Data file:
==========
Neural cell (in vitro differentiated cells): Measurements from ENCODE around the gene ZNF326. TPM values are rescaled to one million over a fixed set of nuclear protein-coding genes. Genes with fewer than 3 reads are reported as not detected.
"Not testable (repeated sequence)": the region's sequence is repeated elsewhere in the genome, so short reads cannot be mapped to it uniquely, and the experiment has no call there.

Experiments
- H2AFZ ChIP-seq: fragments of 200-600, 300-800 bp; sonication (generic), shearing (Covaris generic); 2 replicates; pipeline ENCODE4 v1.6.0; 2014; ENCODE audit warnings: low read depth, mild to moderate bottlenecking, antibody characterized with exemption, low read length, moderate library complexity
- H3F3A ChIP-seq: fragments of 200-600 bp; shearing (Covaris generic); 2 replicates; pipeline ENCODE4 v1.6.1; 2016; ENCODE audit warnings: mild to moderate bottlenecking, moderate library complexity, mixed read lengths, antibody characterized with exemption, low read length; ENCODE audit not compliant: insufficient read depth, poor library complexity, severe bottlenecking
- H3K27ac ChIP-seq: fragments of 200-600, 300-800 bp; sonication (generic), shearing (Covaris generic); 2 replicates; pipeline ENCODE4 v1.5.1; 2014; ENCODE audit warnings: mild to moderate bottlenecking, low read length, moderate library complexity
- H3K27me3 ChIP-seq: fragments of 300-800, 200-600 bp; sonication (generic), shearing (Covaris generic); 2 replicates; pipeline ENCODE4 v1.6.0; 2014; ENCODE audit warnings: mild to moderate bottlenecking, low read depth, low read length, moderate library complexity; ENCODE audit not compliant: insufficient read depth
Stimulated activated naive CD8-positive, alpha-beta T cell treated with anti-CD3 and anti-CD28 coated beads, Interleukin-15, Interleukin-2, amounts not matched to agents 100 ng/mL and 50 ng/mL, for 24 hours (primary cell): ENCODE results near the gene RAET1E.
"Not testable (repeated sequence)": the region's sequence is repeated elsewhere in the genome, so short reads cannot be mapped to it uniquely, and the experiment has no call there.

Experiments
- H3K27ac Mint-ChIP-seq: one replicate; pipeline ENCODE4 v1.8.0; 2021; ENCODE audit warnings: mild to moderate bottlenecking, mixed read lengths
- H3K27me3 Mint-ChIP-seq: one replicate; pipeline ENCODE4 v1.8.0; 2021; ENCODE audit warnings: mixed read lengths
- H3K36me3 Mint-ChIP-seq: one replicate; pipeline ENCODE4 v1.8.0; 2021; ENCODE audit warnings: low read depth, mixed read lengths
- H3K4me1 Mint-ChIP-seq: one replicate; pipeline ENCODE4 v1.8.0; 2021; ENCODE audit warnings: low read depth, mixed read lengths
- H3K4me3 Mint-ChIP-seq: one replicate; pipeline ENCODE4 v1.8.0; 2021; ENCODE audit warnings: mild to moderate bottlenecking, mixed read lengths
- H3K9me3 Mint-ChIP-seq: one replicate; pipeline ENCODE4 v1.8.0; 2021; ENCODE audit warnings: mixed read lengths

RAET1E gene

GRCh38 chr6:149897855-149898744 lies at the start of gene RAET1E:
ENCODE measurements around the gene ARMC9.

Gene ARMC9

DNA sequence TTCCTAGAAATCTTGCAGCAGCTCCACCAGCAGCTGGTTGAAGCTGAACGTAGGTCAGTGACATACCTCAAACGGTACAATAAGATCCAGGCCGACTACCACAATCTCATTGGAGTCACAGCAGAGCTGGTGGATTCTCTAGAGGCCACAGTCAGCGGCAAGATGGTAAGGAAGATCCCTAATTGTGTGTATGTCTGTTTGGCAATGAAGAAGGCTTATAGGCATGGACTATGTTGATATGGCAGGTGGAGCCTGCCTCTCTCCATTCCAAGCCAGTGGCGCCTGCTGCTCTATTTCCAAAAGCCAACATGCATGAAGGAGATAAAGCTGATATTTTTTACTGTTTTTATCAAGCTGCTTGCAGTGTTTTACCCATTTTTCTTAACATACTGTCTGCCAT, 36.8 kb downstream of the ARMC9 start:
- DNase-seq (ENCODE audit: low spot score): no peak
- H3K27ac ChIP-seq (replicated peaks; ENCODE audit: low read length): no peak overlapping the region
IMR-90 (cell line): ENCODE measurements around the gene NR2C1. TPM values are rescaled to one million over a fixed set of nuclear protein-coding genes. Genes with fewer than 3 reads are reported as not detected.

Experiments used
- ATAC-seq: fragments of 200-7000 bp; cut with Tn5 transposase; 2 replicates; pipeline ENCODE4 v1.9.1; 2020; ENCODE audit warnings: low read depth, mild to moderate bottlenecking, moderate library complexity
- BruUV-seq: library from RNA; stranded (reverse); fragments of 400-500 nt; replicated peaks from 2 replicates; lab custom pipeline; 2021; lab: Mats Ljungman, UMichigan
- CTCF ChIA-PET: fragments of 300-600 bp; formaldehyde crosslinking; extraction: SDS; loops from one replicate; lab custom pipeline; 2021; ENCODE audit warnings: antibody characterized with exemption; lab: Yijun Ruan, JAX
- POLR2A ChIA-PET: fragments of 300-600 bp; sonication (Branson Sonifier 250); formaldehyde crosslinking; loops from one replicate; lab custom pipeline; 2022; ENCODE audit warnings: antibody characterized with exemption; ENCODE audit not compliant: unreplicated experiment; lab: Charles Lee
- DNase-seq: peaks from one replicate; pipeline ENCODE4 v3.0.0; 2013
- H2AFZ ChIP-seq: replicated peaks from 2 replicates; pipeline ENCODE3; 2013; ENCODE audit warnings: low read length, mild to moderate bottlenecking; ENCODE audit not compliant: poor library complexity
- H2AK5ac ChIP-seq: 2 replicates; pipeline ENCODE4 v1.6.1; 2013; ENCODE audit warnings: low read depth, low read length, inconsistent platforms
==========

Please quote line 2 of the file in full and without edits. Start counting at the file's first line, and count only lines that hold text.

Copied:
"Not testable (repeated sequence)": the region's sequence is repeated elsewhere in the genome, so short reads cannot be mapped to it uniquely, and the experiment has no call there.